Monday, October 31, 2016

Rocktober Deep Cut Artist #21: The Misfits

For the criteria for bands and artists to be considered "deep cut artists," click here.

Band or artist:  The Misfits
Where from:  USA (New Jersey)
Years active: 1977–1983, 1995–present
Number of studio albums:  7
Highest-charting single on the Billboard Hot 100:  N/A
Highest-charting studio album on the Billboard 200:  The Devil's Rain (#70)

There might not be a more appropriate Halloween band than The Misfits.  By combining punk rock with horror film-inspired imagery and creepy stage costumes, The Misfits created the horror punk genre and, later the hardcore horror genre, as the band's sound drifted towards hardcore punk.  There is no doubt The Misfits have inspired legions of punk and metal bands since their beginnings in the late '70s and early '80s.

Lead singer Glenn Danzig and bassist Jerry Only formed the band in 1977 in Lodi, New Jersey.  They had several guitarists in their first few years, before Only's brother, Doyle Wolfgang von Frankenstein, joined the band in 1980 (at age 16).  That lineup stayed together until the band broke up in 1983.

Even if you don't know a single Misfits song, you probably know their look.  Early on, the band adopted the "devilock," a hairdo invented by Only, where the sides are short and the front is basically a vampire-like widow's peak that goes down between the eyes and past the chin.  It's almost like a reverse pony tail, except more punky.

But it's the band's logo –- the "Crimson Ghost" –- that people most associate with The Misfits, and has undoubtedly helped the band (or whoever controls their IP rights) to rake in a lot of merchandising money.  Inspired by a poster for a 1940s film serial of the same name, the Crimson Ghost is just your standard creepy skeleton in a reaper robe.  It was first used by the band for their 1979 singe "Horror Business."
The band released 2 studio albums, 3 EPs, and a few unattached singles between 1978 and 1983, when they broke up.  Danzig went on to form Samhain -- appropriately enough named after the Celtic pagan holiday that morphed into Halloween -- before forming the band Danzig (of "Mother" fame).  Only and Doyle briefly had a Christian metal band, before reforming The Misfits in 1995, after a legal battle with Danzig over royalties and use of the Crimson Ghost.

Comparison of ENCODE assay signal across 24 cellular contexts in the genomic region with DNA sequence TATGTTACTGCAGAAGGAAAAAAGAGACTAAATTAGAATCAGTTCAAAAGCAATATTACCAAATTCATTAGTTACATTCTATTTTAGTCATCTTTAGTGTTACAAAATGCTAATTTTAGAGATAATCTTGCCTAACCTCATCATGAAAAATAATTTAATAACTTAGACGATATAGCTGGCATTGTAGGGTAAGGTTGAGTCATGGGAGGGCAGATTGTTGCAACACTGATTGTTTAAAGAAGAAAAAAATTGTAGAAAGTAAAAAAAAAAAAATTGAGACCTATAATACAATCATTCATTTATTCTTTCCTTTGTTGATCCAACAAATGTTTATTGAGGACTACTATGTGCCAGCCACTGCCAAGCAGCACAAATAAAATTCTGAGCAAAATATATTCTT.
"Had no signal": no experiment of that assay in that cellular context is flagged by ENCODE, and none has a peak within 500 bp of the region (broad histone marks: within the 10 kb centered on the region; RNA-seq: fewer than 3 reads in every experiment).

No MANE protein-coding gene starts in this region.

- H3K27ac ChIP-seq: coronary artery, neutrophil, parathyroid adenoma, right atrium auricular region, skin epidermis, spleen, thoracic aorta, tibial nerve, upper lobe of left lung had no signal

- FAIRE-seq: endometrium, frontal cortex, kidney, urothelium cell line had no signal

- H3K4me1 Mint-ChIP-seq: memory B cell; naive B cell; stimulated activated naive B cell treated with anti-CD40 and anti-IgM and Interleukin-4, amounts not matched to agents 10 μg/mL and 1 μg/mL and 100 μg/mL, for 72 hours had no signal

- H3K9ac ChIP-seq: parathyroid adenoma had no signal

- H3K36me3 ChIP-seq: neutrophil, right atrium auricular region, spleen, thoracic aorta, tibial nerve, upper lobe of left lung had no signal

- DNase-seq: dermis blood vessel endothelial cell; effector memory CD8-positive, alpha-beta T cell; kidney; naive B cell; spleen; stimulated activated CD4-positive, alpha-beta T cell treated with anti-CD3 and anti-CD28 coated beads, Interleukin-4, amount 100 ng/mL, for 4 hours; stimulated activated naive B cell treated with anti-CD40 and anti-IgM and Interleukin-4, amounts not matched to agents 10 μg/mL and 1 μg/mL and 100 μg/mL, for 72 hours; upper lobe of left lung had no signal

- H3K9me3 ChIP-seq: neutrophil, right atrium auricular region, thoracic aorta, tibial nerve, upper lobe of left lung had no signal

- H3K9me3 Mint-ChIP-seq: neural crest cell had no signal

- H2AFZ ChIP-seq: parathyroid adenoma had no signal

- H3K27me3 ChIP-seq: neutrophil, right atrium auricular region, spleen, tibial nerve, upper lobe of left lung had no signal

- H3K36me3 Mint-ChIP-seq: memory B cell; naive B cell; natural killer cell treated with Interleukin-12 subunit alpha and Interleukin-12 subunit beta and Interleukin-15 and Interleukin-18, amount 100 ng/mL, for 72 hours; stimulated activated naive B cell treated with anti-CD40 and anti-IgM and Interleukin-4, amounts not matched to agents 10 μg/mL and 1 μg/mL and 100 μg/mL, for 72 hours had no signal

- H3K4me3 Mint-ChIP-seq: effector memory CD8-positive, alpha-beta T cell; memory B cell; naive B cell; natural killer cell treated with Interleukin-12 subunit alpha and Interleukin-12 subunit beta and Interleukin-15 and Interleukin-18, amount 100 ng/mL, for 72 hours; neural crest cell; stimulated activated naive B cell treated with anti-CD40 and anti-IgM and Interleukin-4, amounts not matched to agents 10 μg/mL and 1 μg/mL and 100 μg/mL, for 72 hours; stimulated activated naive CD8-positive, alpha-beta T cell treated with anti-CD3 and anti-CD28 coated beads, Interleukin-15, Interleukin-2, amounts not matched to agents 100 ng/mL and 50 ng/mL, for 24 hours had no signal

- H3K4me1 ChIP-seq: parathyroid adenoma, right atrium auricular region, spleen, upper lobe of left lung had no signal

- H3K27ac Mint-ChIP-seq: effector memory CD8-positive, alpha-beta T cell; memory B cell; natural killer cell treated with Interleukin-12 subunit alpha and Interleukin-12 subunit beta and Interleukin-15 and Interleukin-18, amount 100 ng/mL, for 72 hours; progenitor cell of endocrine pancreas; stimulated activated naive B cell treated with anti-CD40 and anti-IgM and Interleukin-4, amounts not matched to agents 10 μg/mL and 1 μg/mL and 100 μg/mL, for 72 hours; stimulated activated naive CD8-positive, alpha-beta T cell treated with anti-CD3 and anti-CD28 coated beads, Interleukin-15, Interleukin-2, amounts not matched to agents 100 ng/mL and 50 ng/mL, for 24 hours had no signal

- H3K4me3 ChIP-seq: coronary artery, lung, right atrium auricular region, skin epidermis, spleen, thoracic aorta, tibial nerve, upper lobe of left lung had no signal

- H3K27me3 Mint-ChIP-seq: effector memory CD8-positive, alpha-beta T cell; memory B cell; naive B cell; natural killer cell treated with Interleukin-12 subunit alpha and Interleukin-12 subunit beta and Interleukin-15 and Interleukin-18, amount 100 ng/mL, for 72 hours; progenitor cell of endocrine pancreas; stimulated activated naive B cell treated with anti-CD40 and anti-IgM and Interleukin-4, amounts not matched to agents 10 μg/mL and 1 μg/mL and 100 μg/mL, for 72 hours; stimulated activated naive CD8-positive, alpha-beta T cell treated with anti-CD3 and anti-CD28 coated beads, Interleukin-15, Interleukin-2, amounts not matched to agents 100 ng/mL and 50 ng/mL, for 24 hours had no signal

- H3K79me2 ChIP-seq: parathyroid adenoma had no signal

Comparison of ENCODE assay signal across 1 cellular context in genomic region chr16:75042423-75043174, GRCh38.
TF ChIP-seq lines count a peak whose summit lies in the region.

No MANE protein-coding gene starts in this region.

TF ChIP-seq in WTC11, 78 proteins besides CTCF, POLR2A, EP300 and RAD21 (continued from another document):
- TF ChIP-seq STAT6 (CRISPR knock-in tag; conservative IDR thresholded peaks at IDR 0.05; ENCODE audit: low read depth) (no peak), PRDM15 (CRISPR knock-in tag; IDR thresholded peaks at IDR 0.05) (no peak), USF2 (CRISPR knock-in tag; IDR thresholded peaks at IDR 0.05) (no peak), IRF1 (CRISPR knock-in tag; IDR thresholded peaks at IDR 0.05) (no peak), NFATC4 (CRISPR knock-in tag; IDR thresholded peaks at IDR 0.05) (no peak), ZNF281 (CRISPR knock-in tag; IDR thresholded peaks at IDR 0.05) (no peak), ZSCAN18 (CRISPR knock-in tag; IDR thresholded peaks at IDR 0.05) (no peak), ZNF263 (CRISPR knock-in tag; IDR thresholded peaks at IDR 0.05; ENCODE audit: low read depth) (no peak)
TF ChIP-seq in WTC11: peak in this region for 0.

The Misfits have since put out five more studio albums (although one of them, 1997's Static Age, was actually their first album (recorded in 1978), which had never been released as a stand-alone album), most recently The Devil's Rain in 2013.  Only has remained the only constant member of the band.  The "classic" lineup of Danzig, Only, and Doyle reunited this last September to play Riot Fest here in Chicago.  I was in Europe, so I didn't get a chance to see the show, which was unfortunate.

I didn't get into The Misfits until relatively recently.  There is definitely something different and interesting about their music, compared with their contemporaries.  It's tight, fast, and eerie.  Of course, being a guy who enjoys Halloween, I tend to listen to their music more during October than the rest of the year.  Even my kids have taking a liking to some Misfits songs -- particularly "Where Eagles Dare," because they say "I ain't no goddamned son of a bitch," which they think is hilarious.  I only play that one for them when mommy's not home.  

There are many Misfits songs that would be appropriate for today -- "Death Comes Ripping," "Mommy, Can I Go Out and Kill Tonight?," "Bloodfeast," "Night Of The Living Dead," "Braineaters," and "Ghouls Night Out," to name a few.  However, when a band has a song named "Halloween," it's hard to pass that up.  Plus, it's a great song, with some creepy lyrics about dead cats (i.e., the best kind of cats), razor blades in apples, and bonfires.

With that, this year's Rocktober has come to an end.  Enjoy your trick-or-treating tonight, and stay tuned, as tomorrow, I'll be starting Glowvember, a daily look at history's funniest nuclear accidents.

No comments: